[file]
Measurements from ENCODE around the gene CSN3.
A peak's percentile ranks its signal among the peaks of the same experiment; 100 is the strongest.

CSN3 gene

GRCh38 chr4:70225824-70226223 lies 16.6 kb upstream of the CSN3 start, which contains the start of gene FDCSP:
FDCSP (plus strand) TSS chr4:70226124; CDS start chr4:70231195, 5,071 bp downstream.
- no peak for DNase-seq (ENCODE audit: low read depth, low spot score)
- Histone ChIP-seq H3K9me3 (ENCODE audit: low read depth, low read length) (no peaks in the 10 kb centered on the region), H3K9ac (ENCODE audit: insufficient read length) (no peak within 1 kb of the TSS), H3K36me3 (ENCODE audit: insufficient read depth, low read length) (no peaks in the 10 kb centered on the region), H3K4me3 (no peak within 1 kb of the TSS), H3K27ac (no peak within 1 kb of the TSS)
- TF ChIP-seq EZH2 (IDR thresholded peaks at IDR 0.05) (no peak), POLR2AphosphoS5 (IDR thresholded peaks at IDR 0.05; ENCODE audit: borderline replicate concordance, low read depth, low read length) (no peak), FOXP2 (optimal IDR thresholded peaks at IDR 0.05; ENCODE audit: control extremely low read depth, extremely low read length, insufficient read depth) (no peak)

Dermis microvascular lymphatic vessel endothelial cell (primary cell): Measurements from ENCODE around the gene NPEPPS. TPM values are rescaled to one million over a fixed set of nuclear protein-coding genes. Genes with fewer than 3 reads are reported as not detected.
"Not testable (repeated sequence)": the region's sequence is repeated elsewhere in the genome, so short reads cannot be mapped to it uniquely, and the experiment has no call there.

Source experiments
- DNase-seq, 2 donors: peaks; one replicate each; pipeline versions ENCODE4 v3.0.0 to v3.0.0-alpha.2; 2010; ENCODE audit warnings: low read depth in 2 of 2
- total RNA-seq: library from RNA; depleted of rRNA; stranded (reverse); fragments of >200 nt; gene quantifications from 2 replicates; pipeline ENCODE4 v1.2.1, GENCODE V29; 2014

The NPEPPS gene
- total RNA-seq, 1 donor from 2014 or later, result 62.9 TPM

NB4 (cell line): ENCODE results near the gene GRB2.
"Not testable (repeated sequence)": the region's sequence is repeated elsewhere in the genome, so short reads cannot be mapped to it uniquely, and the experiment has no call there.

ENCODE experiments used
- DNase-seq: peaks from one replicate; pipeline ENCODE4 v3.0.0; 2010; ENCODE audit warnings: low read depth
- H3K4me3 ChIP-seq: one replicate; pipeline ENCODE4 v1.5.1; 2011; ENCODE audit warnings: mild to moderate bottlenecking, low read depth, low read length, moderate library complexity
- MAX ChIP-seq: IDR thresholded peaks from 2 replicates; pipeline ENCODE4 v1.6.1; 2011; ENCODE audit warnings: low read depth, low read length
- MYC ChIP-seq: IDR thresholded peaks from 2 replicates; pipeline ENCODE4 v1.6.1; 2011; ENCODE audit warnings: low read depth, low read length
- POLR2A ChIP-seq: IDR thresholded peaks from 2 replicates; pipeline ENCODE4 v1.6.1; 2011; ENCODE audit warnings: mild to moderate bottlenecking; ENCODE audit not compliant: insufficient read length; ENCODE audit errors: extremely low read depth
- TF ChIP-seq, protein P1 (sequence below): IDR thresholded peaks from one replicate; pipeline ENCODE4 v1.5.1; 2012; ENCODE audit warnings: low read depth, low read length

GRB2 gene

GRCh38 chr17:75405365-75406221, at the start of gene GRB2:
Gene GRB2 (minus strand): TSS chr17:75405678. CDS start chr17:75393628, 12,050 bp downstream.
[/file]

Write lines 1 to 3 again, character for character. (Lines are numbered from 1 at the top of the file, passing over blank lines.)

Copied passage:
Measurements from ENCODE around the gene CSN3.
A peak's percentile ranks its signal among the peaks of the same experiment; 100 is the strongest.

CSN3 gene